Search area detector 509, motion estimator 511 and video encoder 513 may be implemented in hardware, software or any combination of the two. For example, the functions of the search area detector 509, motion estimator 511 and video encoder 513 may be implemented by a programmed processor such as a microprocessor, a hardwired digital circuit, an application specific integrated circuit (ASIC) or other digital circuits or software. These devices may be implemented as integrated circuits on one or more semiconductor chips. The software may be stored in a ROM, EPROM, EEPROM, magnetic disk, optical disk or any other suitable storage medium. The hardware and software may be part of a game machine, server computer, desktop computer, handheld computer, portable computer, settop box or other computing device. The computer system may be a stand-alone device or connected to a network such as the Internet.
The preferred embodiments described above include numerous variations and combinations that are within the spirit and scope of the invention. This description of the preferred embodiments, therefore, should be understood as an illustration of the invention and not as a limitation. The scope of the invention is described below by the following claims.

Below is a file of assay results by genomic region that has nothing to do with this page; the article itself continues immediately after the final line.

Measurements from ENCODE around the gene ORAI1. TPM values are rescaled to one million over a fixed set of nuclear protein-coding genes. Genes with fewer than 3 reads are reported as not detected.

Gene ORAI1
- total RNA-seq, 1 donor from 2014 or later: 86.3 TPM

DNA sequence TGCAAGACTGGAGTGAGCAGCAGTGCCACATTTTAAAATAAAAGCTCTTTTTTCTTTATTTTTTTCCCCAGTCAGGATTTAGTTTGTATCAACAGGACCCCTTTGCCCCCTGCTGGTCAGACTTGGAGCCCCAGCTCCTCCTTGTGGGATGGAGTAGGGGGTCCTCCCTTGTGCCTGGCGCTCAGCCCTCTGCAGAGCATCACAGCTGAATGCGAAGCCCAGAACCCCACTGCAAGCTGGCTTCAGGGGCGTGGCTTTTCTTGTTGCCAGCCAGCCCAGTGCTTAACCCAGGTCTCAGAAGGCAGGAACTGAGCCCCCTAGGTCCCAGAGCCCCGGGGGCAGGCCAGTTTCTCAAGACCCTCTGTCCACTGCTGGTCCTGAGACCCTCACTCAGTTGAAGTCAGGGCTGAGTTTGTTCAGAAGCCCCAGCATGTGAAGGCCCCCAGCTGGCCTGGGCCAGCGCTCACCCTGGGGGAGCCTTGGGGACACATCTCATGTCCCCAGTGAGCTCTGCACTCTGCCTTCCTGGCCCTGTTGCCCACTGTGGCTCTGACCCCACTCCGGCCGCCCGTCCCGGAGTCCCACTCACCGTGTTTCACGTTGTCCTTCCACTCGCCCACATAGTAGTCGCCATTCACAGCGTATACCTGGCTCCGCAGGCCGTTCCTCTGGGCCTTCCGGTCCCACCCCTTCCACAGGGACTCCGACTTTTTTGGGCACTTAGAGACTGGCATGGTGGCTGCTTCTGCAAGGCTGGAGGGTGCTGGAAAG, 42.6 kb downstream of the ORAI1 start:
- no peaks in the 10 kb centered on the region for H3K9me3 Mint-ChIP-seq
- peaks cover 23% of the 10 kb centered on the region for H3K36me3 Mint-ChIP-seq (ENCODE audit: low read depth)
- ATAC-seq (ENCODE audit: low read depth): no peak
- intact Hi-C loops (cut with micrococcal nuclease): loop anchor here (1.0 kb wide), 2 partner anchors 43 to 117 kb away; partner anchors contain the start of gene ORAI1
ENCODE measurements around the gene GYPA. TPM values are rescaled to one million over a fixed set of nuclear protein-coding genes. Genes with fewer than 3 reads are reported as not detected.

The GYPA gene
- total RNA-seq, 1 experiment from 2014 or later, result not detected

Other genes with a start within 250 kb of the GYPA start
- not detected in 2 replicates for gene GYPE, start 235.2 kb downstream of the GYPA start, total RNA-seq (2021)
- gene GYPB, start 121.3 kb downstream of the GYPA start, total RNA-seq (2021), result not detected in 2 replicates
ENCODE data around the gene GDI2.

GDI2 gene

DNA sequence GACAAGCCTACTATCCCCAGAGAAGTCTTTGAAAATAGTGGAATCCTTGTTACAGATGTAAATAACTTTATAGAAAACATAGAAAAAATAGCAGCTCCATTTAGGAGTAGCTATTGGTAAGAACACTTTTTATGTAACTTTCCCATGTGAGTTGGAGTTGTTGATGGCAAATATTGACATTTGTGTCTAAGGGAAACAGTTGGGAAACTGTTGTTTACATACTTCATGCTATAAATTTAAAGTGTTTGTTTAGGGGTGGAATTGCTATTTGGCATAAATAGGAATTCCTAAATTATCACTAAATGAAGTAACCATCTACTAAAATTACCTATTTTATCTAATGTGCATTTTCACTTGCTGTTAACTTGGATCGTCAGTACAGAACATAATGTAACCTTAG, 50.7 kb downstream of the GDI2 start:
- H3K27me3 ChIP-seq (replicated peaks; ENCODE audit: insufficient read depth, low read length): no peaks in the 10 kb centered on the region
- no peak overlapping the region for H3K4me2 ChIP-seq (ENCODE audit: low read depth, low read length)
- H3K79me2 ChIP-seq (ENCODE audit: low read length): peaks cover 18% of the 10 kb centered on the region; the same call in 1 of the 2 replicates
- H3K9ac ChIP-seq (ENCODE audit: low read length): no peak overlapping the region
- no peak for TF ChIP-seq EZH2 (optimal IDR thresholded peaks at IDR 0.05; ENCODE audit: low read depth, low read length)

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|U.S. Classification||345/418, 345/473, 345/619, 345/474, 375/E07.105|
|International Classification||G06T9/00, G06T1/20, G06T7/20, G06T15/00, G06F17/00, G09G5/00, G06T13/00, H04N7/32|
|Cooperative Classification||H04N19/20, H04N19/57, G06T9/001, H04N19/51|
|Sep 4, 2002||AS||Assignment|
Owner name: SONY COMPUTER ENTERTAINMENT INC., JAPAN
Free format text: ASSIGNMENT OF ASSIGNORS INTEREST;ASSIGNORS:IWATA, EIJI;SUZUOKI, MASAKAZU;REEL/FRAME:013254/0016
Effective date: 20020815
|Sep 19, 2006||CC||Certificate of correction|
|Sep 30, 2009||FPAY||Fee payment|
Year of fee payment: 4
|Dec 26, 2011||AS||Assignment|
Owner name: SONY NETWORK ENTERTAINMENT PLATFORM INC., JAPAN
Free format text: CHANGE OF NAME;ASSIGNOR:SONY COMPUTER ENTERTAINMENT INC.;REEL/FRAME:027445/0239
Effective date: 20100401
|Dec 27, 2011||AS||Assignment|
Owner name: SONY COMPUTER ENTERTAINMENT INC., JAPAN
Free format text: ASSIGNMENT OF ASSIGNORS INTEREST;ASSIGNOR:SONY NETWORK ENTERTAINMENT PLATFORM INC.;REEL/FRAME:027551/0154
Effective date: 20100401
|Oct 2, 2013||FPAY||Fee payment|
Year of fee payment: 8